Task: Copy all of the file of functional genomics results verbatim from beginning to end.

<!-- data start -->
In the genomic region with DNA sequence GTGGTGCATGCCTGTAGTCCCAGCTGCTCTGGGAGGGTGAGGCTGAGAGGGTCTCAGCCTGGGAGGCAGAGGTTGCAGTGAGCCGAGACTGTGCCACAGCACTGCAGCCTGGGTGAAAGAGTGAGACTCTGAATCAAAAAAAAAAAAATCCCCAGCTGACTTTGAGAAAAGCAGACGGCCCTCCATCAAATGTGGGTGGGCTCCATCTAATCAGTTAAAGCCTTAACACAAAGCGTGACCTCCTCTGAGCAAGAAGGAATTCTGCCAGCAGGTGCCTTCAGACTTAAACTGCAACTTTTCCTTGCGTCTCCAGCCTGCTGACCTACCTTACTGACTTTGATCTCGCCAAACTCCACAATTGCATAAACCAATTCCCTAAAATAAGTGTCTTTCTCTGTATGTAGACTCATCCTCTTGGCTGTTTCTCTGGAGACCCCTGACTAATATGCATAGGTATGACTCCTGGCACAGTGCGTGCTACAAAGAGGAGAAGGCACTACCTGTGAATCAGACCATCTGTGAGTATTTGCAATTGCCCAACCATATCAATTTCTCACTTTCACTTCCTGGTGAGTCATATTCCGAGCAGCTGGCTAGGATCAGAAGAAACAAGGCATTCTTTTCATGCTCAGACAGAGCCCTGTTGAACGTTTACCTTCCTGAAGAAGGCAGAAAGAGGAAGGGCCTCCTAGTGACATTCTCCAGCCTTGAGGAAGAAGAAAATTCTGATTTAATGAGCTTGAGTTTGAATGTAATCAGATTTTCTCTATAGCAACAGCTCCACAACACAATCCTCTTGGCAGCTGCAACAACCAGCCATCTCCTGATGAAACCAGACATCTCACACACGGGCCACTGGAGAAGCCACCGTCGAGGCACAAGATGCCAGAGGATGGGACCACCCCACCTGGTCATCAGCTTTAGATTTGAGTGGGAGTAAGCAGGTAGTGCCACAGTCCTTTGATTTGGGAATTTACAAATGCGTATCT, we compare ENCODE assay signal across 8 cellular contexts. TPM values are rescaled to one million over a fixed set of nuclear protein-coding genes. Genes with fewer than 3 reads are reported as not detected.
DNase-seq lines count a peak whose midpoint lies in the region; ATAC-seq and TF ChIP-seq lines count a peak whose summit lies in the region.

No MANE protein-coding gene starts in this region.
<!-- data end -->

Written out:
In the genomic region with DNA sequence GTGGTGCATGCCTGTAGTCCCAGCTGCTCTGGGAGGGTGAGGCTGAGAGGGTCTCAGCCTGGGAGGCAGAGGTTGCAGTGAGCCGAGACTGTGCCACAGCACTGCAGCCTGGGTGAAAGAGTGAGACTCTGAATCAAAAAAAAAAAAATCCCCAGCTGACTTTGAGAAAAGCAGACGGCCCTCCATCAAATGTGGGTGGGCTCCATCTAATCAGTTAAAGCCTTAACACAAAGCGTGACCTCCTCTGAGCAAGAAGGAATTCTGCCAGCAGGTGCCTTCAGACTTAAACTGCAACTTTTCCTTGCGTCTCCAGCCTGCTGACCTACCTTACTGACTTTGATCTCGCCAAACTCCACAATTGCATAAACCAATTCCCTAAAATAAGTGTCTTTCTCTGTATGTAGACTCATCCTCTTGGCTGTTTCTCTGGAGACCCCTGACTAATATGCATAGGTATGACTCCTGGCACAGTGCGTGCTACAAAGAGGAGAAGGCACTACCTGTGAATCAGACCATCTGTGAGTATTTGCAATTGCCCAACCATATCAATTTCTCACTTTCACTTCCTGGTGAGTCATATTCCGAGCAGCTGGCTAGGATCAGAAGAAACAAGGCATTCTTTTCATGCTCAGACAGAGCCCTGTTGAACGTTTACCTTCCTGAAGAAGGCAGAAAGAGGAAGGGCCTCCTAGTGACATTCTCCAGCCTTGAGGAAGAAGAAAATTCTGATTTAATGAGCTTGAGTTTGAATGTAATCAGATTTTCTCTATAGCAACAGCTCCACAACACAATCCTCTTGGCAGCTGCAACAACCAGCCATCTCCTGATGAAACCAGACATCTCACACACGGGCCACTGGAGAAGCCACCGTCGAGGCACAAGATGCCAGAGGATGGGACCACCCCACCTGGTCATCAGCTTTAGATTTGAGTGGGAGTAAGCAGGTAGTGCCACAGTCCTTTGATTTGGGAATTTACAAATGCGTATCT, we compare ENCODE assay signal across 8 cellular contexts. TPM values are rescaled to one million over a fixed set of nuclear protein-coding genes. Genes with fewer than 3 reads are reported as not detected.
DNase-seq lines count a peak whose midpoint lies in the region; ATAC-seq and TF ChIP-seq lines count a peak whose summit lies in the region.

No MANE protein-coding gene starts in this region.